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Publication Details

Reference
Ka-Manzi, Faith (2013) HIV clinics battle with overcrowding and shortages . Eye on Civil Society (The Mercury)  : -.

Summary
I BELIEVE that I am a law-abiding citizen, but I hate bureaucracy. I dislike political parties because of their rigidity, yet I’m a permanent activist.

I’m still furious about access to Aids medication. Our city has the greatest number of people in the world who are HIV positive. But last year, along with cuts in South Africa’s own national and provincial financing, the US government announced plans to slash funding for its main programme, the President’s Emergency Plan for Aids Relief.

This devastated the patients and caregivers at three major Durban hospitals who had relied on resources from Washington. Even though Barack Obama appears to support the UN Global Fund that addresses Aids, TB and malaria more than his predecessor George W Bush, the combined funding his administration gives to both has been reduced by $220 million (R2 billion).

And that is why I took the bull by the horns when I recently visited an Aids-medicine dispensing centre I had not tried before. Having received superb service at McCord Hospital, I am now a regular in Cato Manor. But to assess how things are elsewhere in Durban, I decided to try Thokomala ARV Clinic based at the Prince Zulu Communicable Diseases Centre in Warwick Triangle, the most convenient clinic for the hundreds of thousands of commuters who come through the taxi rank each day.

I asked the patients about their experiences. Siphokazi (not her real name) has attended this clinic for the past two years.

Overcrowding has been a major hurdle for the whole time she has attended, but it seems to be getting worse.

Today, patients are no longer admitted after 10am. That was the exact time I arrived at Thokomala ARV Clinic. I started counting people waiting to be counselled, have their blood taken and receive their medication: 214.

Some had been at the clinic as early as 6am, but found themselves turned away and told to return the following day.

What if they have no means to come back the following day? What if they had asked for a day off at work? Just imagine the inconvenience to workers, loss of income and stalling of production.

With the budget cuts, with more people coming to Durban from rural areas, with extremely high unemployment, and with what seems to be worsening violence against women, I am not surprised by the overcrowding.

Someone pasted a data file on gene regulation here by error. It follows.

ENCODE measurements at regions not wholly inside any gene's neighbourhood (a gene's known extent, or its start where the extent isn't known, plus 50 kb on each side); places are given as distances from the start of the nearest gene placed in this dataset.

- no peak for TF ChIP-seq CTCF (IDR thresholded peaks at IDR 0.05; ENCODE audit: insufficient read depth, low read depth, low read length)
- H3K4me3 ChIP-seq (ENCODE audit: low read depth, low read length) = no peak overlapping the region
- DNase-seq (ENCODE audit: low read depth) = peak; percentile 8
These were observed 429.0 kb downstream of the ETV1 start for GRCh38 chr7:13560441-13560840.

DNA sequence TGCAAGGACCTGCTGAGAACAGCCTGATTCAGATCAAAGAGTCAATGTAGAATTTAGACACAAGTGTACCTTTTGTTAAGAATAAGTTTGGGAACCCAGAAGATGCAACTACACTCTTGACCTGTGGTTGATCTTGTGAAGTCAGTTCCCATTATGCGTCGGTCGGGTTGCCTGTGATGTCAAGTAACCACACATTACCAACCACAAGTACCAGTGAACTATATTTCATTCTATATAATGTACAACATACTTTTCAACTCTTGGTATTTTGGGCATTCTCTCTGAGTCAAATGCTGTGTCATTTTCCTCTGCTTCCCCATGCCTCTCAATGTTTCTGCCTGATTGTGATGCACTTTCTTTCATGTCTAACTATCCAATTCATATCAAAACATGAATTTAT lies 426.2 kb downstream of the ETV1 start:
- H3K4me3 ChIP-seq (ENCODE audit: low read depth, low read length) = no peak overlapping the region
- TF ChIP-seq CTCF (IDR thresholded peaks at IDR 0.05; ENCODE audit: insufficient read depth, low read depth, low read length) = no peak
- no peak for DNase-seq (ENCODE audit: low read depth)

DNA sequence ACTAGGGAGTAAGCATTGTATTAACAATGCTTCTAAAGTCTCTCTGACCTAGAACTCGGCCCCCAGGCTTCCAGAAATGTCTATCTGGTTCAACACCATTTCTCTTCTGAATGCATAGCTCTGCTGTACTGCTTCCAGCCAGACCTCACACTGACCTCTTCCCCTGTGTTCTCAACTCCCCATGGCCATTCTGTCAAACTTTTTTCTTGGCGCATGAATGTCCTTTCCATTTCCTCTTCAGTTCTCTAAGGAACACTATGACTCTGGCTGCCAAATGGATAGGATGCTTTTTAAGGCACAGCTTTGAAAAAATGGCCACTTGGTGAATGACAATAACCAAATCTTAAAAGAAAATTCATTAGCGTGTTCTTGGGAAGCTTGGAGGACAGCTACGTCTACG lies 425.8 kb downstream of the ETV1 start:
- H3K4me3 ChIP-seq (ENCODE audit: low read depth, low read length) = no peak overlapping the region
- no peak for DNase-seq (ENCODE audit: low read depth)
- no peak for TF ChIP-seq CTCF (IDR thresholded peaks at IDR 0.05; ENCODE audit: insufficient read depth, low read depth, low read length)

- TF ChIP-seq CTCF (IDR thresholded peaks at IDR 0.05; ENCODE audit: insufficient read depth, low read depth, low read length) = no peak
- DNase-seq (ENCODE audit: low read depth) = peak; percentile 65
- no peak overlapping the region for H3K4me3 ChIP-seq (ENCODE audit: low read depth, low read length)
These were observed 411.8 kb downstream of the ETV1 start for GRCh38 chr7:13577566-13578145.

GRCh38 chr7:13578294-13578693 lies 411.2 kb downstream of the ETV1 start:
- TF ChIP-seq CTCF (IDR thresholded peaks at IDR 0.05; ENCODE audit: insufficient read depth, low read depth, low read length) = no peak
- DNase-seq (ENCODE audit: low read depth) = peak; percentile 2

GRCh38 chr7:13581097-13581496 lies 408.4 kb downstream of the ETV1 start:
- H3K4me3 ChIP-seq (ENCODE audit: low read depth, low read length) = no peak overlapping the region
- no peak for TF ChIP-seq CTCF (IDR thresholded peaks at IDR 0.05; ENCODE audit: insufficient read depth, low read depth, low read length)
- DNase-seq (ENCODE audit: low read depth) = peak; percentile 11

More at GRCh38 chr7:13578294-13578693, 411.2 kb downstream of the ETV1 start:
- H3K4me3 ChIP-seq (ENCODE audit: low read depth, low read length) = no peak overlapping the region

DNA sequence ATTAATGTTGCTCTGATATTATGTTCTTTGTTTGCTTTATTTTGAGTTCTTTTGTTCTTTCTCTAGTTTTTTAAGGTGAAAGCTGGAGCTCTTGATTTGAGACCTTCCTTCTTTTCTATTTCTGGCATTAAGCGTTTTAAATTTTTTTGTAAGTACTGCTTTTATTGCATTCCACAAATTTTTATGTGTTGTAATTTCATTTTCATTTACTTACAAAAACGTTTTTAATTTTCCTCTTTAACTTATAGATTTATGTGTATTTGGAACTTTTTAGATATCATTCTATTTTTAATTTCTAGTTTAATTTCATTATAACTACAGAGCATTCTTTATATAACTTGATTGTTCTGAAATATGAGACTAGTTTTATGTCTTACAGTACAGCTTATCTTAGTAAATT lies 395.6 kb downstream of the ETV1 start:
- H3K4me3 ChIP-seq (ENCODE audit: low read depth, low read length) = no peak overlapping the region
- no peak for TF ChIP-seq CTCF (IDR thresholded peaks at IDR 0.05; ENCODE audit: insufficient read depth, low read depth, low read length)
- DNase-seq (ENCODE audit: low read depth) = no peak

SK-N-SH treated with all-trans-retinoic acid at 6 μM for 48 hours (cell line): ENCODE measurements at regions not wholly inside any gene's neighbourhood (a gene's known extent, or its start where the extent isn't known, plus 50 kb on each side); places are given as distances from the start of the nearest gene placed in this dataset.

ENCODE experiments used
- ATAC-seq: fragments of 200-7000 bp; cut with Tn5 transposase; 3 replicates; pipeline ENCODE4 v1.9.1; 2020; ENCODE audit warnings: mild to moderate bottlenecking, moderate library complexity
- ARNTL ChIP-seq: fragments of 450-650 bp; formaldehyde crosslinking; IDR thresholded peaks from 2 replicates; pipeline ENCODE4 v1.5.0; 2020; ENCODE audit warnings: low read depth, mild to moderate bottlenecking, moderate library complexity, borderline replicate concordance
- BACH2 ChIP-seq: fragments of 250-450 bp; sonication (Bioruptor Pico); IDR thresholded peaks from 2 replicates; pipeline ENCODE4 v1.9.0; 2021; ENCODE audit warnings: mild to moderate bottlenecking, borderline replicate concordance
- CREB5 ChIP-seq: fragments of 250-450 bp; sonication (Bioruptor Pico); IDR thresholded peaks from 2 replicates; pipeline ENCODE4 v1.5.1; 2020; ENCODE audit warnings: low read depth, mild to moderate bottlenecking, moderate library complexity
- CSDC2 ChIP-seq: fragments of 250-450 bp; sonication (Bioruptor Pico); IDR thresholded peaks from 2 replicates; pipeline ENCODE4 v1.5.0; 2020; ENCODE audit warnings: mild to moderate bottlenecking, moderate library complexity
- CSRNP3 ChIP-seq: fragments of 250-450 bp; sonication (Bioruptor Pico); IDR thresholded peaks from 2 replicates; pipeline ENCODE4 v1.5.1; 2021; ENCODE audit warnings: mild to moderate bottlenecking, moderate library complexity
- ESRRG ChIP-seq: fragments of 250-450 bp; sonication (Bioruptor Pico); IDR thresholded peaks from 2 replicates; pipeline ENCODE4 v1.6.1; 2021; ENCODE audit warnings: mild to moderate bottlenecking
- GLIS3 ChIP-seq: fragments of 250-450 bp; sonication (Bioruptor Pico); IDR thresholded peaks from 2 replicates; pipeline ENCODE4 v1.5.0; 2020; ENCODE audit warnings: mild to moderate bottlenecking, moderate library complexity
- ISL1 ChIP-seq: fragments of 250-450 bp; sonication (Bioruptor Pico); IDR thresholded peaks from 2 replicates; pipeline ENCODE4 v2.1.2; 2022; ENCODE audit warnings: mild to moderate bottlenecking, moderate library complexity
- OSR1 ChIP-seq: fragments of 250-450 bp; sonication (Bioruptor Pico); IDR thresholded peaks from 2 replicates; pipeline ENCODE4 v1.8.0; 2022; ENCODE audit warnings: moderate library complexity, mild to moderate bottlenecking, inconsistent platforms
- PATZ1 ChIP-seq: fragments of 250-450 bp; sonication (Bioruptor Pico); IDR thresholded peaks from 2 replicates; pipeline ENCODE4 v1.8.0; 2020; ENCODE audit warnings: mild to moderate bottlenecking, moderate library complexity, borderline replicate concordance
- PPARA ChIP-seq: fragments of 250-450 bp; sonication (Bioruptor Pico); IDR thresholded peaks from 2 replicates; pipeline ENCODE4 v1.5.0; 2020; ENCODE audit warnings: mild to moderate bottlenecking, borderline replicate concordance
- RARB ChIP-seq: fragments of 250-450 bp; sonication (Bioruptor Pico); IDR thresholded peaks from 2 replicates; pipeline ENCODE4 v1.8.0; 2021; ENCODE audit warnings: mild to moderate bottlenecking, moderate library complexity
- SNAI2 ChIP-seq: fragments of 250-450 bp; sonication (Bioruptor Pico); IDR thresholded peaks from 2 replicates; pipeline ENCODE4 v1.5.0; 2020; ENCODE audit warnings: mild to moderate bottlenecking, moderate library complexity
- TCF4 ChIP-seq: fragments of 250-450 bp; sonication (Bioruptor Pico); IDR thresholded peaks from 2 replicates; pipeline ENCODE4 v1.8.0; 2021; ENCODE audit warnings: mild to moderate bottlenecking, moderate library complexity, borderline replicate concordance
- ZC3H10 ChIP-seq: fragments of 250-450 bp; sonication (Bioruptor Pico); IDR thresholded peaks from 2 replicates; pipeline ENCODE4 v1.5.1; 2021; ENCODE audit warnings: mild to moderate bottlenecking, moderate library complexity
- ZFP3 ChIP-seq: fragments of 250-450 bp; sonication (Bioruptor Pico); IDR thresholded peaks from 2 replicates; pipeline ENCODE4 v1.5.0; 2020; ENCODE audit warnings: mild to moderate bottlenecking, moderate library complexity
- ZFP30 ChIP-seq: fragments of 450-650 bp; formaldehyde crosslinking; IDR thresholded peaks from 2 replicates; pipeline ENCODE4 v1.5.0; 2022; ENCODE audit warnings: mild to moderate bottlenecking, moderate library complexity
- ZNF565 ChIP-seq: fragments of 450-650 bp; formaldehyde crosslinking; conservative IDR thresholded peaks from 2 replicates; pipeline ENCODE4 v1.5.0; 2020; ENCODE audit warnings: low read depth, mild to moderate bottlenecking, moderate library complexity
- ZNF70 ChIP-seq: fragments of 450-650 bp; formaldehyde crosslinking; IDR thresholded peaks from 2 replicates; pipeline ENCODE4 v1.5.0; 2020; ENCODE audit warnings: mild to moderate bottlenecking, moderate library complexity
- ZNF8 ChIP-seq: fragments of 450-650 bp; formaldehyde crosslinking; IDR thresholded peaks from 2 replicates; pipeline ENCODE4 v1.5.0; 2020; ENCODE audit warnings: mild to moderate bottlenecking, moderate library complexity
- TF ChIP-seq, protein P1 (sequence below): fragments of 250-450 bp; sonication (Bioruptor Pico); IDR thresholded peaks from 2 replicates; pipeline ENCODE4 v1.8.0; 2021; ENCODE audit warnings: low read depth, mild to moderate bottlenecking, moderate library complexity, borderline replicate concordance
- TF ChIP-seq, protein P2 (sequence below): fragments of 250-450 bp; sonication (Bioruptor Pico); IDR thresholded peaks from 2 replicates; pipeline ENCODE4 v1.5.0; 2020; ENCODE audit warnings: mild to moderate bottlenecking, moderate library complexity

However, more

worryingly, scarcity of medication is also becoming a huge concern. Both Siphokazi and I were told in both our clinics that we would not be given multivitamins. She was not given an explanation, but I was told that it was because there were none from the suppliers.

There were only four nurses consulting these 214 patients: two in the blood section, one to take blood and one to take cards and write down names. There is only one doctor and one person handling urine tests and disposal. Is that sufficient?

Siphokazi usually arrives at the clinic at 8am and leaves at 4pm. She tells me that if you miss your appointment for your medication, you are then marched to a counsellor, who first rebukes you and scribbles something on your card before you get your medicine.

“At first we would receive three months’ treatment – but now it’s only for one month, except for December whenwe were given enough for two months. They say the reason why we are given just a month’s treatment is because of the shortage of medicine.’’

In Cato Manor, where I receive my medicine, murmurs are growing among the patients. One morning, I woke up at 4am and was at the clinic by 6am.

I was already number 30, which irked me because I was thinking, what time do other people wake up then?

The doors were open by 7am, but 45 minutes later, there was still no activity from the clinic staff. Then we started griping. The sister in charge came to address our complaints.

We told her that some of us were still going to work and then she said they don’t work by time: “Some mornings I have to update my staff on new policies regarding treatment and if we operated on time, we won’t be able to treat you.”

Soon I will visit KwaMashu and Umlazi to see how the clinics are managing. But from these first experiences, it seems that if the funding cuts are not reversed, a catastrophe involving overcrowding and scarcity of medicines is looming.

Ka-Manzi works at the UKZN Centre for Civil Society.

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